JICA / NACA / DOF International Symposium on Small-scale Freshwater Aquaculture Extension

World population is projected to increase drastically in the coming decades which might bring about shortage of food. Freshwater fish are considered to be one of the most promising commodities that can contribute to increased food production in a sustainable manner. Common in the Asia-Pacific region, freshwater aquaculture provides diverse benefits to rural farmers including income generation, improved nutrition and sustainable livelihoods through integrated farming system.

The main objective of this symposium was to provide a venue for information sharing on extension of small-scale aquaculture, specifically targeted to those individuals and relevant organisations involved in various aquaculture development projects. The symposium also assessed and presented the effectiveness of “farmer-to-farmer extension” approaches in the implementation of relevant aquaculture development projects in the region.

The symposium was organised by the Japan International Cooperation Agency (JICA), NACA and the Thai Department of Fisheries for stakeholders involved in the JICA-assisted projects in Cambodia, Lao PDR, Myanmar, Benin and Madagascar. The symposium was also attended by representatives from other countries in Asia and Africa including Cote d’ Ivoire, Indonesia, Malaysia, Nepal, Philippines and Zambia.

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In this collection

Small scale aquaculture profile in Lao PDR

The Lao government has set a target to increase fish supply to 24 kg/year/person by 2020. In most cases of aquaculture extension, exotic species have been used as target species.  In view of biodiversity, establishment of habitat and hybridizations with indigenous species in the natural water body, this practice may cause deterioration of the natural biodiversity.  Therefore, to protect the diversifications, aquaculture extension using indigenous species should be promoted.

Small-scale freshwater aquaculture extension development in Indonesia

Freshwater aquaculture production in Indonesia has significant contribution to the total aquaculture production. In 2012 freshwater aquaculture production was 2.15 million tons or 68% of the total aquaculture production of 3.16 million tons (excluding seaweed). The major commodities cultured are common carp, tilpia, pangasius, giant gouramy, African catfish, java carp, and freshwater prawn. Small-scale freshwater aquaculture extension is very important to assist the fish farmers in the region.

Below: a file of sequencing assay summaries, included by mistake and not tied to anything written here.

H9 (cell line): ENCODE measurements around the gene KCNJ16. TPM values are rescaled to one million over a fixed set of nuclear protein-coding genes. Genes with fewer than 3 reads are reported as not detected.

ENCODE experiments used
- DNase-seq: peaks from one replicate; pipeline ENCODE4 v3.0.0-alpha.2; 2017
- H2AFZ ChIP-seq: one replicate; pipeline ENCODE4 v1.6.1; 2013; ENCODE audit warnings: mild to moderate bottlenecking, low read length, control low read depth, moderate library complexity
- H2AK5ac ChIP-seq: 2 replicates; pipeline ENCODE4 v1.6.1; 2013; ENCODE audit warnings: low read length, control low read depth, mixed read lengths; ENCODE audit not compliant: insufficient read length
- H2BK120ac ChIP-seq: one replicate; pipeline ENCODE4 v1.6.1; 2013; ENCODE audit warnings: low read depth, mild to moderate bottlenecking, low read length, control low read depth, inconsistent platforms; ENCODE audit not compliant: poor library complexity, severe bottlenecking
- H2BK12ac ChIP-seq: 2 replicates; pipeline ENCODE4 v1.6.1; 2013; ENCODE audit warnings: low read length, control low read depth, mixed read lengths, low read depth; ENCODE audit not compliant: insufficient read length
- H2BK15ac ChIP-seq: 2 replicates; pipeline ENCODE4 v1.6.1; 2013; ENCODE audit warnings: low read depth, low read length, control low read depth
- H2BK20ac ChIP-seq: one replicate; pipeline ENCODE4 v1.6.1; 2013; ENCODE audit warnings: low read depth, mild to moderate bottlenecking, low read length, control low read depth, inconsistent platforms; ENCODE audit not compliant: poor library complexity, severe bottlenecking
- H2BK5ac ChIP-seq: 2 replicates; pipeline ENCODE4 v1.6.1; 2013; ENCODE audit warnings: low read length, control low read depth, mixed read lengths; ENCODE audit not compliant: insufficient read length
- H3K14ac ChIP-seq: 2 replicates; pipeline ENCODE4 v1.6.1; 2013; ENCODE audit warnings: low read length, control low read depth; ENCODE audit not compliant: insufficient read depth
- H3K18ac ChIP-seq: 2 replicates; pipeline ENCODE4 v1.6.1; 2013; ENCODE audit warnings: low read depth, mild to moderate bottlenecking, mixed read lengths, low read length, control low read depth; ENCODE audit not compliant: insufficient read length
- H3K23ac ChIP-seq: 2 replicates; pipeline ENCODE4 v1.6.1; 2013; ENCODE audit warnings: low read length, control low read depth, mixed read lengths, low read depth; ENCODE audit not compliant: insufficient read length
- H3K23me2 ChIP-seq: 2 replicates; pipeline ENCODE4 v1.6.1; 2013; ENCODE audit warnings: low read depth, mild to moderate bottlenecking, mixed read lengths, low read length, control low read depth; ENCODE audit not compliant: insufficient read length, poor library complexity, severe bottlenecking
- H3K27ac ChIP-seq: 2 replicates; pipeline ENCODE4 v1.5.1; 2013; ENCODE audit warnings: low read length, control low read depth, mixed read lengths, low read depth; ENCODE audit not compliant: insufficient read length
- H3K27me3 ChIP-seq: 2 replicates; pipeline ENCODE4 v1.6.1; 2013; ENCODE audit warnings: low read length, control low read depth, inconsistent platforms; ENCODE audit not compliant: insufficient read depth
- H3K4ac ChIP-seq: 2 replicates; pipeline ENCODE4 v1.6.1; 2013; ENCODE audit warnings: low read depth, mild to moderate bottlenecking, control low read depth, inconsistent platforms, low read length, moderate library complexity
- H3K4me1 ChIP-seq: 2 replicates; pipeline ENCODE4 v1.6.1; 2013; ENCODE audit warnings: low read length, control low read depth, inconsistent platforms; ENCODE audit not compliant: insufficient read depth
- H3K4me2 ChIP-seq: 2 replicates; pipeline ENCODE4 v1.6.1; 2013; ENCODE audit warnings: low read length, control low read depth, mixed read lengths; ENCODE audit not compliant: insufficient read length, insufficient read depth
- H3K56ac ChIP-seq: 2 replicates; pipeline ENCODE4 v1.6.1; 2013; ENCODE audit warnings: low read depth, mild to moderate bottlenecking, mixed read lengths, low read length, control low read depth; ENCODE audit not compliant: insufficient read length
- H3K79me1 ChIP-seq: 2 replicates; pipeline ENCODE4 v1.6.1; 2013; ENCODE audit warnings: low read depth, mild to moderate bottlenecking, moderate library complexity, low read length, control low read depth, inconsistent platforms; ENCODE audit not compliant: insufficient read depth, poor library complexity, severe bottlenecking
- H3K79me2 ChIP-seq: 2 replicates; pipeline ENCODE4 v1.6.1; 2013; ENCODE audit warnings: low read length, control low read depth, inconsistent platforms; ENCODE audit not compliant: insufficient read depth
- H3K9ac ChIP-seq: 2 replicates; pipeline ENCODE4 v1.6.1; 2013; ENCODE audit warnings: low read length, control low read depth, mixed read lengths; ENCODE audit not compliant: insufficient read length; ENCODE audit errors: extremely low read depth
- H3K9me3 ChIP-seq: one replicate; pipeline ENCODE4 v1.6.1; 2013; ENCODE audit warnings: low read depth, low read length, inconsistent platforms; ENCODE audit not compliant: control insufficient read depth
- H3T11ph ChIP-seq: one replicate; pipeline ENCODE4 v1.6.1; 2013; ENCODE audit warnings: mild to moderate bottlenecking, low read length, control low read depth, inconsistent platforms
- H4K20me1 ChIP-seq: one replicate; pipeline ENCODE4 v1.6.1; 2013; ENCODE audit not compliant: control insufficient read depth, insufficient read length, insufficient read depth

The emergence of the cheapest farmed freshwater food fish in the Philippines

In the context of aquaculture technological extension, this paper and accompanying presentation reveal how the government and key UN partners, initiated the farming and breeding of Asian and Indian major carps in the country between 1965 up to late 1970s. Emphasis is given on bighead carp Aristichthys nobilis, which as per 2011 and 2012 official agricultural statistics, ranked 3rd in freshwater aquaculture (17,464 MT) and 6th on inland capture fisheries output (12,119 MT).

Small-scale freshwater aquaculture in Nepal

Modern aquaculture practices in Nepal started around the 1950s). Since then, aquaculture has contributed about 1% of GDP. The national average production from pond aquaculture is about 3.6 million tons/ha. However, the range of fish production varies from about few hundred kilograms to 7.0 million tons/hectare depending upon different farming and management system. Aquatic resources located at different altitudes can offer potential for different fisheries and aquaculture activities in Nepal.

Small-scale aquaculture extension in Cote d'Ivoire

Promoting small-scale freshwater fish farming in Côte d’Ivoire was done in two stages. First was awareness and establishment stage (1974-1990) implemented by dense and diverse state support. The second was the professional stage (1992-2002) executed by specific regional projects. Activities targeted small-scale fish farming including promotion of quality amenities, reproducible by the promoters; marketing; and the promotion of research and development focused on the needs of stakeholders.

Small scale aquaculture development in Malawi

Fisheries resources play a very important role in Malawi’s national economy, in terms of food and nutritional security of the population. It contributes about 60-70% of annual animal protein supply of the nation. In fact, fish is the readily available source of animal proteins consumed in small amounts among Malawian daily meals, thereby nutritionally supplementing essential amino acids in their diet. Fisheries provides source of employment to over 300,000 people through fishing and associated activities.

Status of small-scale aquaculture in Zambia

The largest percentage of aquaculture production in Zambia comes from small-scale fish farmers. This is mainly because there are many small scale fish farmers compared to other categories. In comparison to small-scale fish farmers, there are very few commercial or large-scale fish farmers. This situation suggests that one of the ways for effectively increasing aquaculture production is to improve fishpond productivity and commercialization of aquaculture production systems. 

Region-based workshop: Africa

Regional workshop on freshwater extension approaches in Africa, held  at the International Symposium on Small-scale Freshwater Aquaculture Extension.